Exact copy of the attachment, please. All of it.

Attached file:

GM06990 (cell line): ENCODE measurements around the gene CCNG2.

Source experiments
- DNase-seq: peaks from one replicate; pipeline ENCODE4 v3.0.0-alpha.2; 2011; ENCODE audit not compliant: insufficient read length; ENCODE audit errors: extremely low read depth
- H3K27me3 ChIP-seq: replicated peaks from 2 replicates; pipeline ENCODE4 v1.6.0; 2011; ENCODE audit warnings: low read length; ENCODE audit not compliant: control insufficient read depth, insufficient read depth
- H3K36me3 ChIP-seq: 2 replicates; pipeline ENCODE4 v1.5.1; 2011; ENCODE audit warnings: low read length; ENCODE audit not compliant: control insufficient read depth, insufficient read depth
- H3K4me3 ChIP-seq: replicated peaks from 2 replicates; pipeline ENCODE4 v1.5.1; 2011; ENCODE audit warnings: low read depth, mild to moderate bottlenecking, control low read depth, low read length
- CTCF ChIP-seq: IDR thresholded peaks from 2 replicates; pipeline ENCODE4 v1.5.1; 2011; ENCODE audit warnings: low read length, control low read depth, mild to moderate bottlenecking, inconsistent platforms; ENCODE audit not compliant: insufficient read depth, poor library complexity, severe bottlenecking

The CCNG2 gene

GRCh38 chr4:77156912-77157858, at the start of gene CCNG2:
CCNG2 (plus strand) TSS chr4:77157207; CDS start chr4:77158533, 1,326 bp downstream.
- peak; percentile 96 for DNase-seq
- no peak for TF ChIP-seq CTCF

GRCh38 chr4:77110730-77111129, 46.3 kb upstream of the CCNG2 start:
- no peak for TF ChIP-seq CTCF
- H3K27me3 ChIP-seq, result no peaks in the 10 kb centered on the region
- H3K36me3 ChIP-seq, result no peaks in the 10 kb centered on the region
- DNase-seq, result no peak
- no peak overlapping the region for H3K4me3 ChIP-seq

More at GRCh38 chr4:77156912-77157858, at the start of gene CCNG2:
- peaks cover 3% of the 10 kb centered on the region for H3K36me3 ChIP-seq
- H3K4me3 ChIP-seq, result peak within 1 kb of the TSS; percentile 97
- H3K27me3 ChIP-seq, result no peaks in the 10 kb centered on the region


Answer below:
GM06990 (cell line): ENCODE measurements around the gene CCNG2.

Source experiments
- DNase-seq: peaks from one replicate; pipeline ENCODE4 v3.0.0-alpha.2; 2011; ENCODE audit not compliant: insufficient read length; ENCODE audit errors: extremely low read depth
- H3K27me3 ChIP-seq: replicated peaks from 2 replicates; pipeline ENCODE4 v1.6.0; 2011; ENCODE audit warnings: low read length; ENCODE audit not compliant: control insufficient read depth, insufficient read depth
- H3K36me3 ChIP-seq: 2 replicates; pipeline ENCODE4 v1.5.1; 2011; ENCODE audit warnings: low read length; ENCODE audit not compliant: control insufficient read depth, insufficient read depth
- H3K4me3 ChIP-seq: replicated peaks from 2 replicates; pipeline ENCODE4 v1.5.1; 2011; ENCODE audit warnings: low read depth, mild to moderate bottlenecking, control low read depth, low read length
- CTCF ChIP-seq: IDR thresholded peaks from 2 replicates; pipeline ENCODE4 v1.5.1; 2011; ENCODE audit warnings: low read length, control low read depth, mild to moderate bottlenecking, inconsistent platforms; ENCODE audit not compliant: insufficient read depth, poor library complexity, severe bottlenecking

The CCNG2 gene

GRCh38 chr4:77156912-77157858, at the start of gene CCNG2:
CCNG2 (plus strand) TSS chr4:77157207; CDS start chr4:77158533, 1,326 bp downstream.
- peak; percentile 96 for DNase-seq
- no peak for TF ChIP-seq CTCF

GRCh38 chr4:77110730-77111129, 46.3 kb upstream of the CCNG2 start:
- no peak for TF ChIP-seq CTCF
- H3K27me3 ChIP-seq, result no peaks in the 10 kb centered on the region
- H3K36me3 ChIP-seq, result no peaks in the 10 kb centered on the region
- DNase-seq, result no peak
- no peak overlapping the region for H3K4me3 ChIP-seq

More at GRCh38 chr4:77156912-77157858, at the start of gene CCNG2:
- peaks cover 3% of the 10 kb centered on the region for H3K36me3 ChIP-seq
- H3K4me3 ChIP-seq, result peak within 1 kb of the TSS; percentile 97
- H3K27me3 ChIP-seq, result no peaks in the 10 kb centered on the region